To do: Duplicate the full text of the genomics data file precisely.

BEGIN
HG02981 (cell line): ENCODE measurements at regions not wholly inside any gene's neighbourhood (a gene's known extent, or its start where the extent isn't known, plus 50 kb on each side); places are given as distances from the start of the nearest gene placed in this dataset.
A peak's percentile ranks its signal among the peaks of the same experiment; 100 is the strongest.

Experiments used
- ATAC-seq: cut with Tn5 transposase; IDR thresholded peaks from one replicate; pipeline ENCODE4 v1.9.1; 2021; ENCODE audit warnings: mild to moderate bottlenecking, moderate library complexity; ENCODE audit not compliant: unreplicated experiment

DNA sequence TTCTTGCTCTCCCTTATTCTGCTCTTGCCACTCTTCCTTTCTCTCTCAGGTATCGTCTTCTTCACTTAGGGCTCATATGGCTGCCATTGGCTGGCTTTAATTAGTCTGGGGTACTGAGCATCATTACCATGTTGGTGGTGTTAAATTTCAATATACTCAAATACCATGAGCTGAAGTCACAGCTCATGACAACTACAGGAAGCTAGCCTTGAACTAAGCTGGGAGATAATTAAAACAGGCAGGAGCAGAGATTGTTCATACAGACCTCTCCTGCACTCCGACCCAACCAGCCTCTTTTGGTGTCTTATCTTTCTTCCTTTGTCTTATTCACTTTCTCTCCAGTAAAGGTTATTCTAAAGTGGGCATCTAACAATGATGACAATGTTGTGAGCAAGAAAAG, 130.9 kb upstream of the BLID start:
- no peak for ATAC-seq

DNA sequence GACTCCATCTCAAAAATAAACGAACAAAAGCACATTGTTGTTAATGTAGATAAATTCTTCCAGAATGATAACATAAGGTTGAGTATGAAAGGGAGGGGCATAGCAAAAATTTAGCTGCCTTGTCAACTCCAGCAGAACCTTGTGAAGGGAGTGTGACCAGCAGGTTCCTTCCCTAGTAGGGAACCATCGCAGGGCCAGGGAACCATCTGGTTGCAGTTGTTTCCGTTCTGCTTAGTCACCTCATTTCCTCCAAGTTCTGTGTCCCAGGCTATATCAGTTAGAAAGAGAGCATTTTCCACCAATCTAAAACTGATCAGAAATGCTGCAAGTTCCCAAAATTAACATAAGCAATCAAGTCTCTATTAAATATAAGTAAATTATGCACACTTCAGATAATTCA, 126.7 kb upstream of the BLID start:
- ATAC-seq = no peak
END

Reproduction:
HG02981 (cell line): ENCODE measurements at regions not wholly inside any gene's neighbourhood (a gene's known extent, or its start where the extent isn't known, plus 50 kb on each side); places are given as distances from the start of the nearest gene placed in this dataset.
A peak's percentile ranks its signal among the peaks of the same experiment; 100 is the strongest.

Experiments used
- ATAC-seq: cut with Tn5 transposase; IDR thresholded peaks from one replicate; pipeline ENCODE4 v1.9.1; 2021; ENCODE audit warnings: mild to moderate bottlenecking, moderate library complexity; ENCODE audit not compliant: unreplicated experiment

DNA sequence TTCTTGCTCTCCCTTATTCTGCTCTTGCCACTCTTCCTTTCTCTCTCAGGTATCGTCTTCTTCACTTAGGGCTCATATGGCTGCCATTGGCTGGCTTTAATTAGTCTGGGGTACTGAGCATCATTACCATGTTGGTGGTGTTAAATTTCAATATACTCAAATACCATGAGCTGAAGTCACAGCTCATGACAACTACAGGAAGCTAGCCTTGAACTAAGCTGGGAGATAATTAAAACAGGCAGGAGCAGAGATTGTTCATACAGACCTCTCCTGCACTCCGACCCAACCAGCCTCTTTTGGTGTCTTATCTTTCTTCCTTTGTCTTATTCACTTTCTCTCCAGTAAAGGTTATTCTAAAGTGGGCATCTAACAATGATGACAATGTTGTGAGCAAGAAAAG, 130.9 kb upstream of the BLID start:
- no peak for ATAC-seq

DNA sequence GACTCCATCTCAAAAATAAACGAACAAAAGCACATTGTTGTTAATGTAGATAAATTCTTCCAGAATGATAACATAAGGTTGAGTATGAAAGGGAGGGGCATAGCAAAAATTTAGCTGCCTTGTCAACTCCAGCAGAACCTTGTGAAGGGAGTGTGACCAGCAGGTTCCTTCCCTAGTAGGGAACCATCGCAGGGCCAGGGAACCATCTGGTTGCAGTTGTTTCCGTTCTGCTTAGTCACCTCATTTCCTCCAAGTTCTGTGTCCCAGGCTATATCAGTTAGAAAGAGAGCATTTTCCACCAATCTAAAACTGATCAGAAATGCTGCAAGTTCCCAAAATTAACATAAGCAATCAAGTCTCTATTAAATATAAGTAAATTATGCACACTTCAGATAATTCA, 126.7 kb upstream of the BLID start:
- ATAC-seq = no peak